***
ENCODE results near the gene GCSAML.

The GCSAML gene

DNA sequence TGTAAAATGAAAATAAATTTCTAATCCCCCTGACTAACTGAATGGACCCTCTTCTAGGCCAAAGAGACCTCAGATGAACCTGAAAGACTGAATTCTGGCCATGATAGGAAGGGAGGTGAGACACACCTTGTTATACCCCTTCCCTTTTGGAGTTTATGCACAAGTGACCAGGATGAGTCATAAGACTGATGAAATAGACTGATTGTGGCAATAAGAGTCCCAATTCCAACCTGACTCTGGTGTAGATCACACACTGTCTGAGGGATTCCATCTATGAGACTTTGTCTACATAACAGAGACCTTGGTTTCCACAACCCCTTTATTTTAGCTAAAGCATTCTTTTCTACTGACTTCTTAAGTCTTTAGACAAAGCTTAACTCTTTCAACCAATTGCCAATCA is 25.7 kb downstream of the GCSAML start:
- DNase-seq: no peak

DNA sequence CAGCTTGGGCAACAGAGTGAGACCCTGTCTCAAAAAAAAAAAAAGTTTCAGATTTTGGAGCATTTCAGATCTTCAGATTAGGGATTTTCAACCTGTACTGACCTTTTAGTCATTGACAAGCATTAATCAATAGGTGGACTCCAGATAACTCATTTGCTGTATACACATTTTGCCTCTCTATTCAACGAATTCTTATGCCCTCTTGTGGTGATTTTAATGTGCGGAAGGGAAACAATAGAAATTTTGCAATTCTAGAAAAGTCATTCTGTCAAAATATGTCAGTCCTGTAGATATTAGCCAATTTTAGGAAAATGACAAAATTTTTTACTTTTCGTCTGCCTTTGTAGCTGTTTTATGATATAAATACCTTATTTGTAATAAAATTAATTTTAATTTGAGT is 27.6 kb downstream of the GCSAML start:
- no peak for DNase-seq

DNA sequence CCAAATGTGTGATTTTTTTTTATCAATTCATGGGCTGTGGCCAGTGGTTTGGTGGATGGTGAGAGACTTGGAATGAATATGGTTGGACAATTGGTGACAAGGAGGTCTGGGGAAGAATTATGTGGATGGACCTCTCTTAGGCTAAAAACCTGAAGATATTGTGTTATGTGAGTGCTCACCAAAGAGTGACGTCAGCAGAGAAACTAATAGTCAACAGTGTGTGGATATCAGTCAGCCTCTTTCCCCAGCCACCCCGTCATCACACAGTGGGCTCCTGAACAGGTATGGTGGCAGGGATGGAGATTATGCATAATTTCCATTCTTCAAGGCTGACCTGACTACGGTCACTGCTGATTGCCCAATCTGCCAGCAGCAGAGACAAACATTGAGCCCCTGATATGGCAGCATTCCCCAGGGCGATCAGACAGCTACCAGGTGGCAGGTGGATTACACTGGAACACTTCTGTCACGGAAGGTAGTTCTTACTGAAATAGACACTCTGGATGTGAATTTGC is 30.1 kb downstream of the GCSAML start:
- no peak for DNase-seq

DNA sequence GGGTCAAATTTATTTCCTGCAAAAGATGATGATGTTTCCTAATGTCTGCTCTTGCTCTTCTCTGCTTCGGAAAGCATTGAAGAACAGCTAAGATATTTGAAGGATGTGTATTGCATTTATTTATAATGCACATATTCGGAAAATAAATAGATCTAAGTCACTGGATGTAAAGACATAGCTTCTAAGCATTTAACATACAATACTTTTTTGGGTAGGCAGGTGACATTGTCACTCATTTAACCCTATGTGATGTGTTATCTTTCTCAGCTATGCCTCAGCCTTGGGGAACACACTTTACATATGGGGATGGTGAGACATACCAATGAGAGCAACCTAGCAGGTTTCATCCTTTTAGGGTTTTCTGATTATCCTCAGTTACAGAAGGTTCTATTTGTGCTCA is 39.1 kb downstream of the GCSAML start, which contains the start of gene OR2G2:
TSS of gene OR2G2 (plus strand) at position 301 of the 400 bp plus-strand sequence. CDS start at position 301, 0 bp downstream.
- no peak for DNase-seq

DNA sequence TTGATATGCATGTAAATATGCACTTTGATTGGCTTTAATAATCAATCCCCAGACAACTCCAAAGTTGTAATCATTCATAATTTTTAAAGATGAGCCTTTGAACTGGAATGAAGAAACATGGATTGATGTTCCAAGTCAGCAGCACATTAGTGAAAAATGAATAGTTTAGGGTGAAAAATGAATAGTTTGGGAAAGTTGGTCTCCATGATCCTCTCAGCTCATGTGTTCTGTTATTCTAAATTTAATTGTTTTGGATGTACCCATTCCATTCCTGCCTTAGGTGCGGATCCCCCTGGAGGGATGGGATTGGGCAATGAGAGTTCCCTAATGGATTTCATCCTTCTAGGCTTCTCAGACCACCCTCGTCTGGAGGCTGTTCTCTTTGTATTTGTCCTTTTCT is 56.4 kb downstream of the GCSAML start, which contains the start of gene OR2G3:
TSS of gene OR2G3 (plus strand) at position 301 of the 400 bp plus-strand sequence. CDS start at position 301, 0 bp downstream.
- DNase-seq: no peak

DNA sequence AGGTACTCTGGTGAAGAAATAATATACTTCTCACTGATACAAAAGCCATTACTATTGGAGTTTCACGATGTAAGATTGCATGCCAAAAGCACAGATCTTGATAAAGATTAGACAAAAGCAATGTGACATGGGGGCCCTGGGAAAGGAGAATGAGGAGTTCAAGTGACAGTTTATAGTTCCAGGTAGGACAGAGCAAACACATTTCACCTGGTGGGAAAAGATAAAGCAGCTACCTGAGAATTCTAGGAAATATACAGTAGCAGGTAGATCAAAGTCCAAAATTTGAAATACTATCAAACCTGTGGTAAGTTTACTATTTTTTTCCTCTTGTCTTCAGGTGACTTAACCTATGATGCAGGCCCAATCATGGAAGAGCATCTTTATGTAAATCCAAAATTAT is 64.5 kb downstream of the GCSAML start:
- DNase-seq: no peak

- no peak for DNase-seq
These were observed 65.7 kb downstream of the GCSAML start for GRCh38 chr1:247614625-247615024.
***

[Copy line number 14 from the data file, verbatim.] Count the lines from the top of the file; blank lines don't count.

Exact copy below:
- DNase-seq: no peak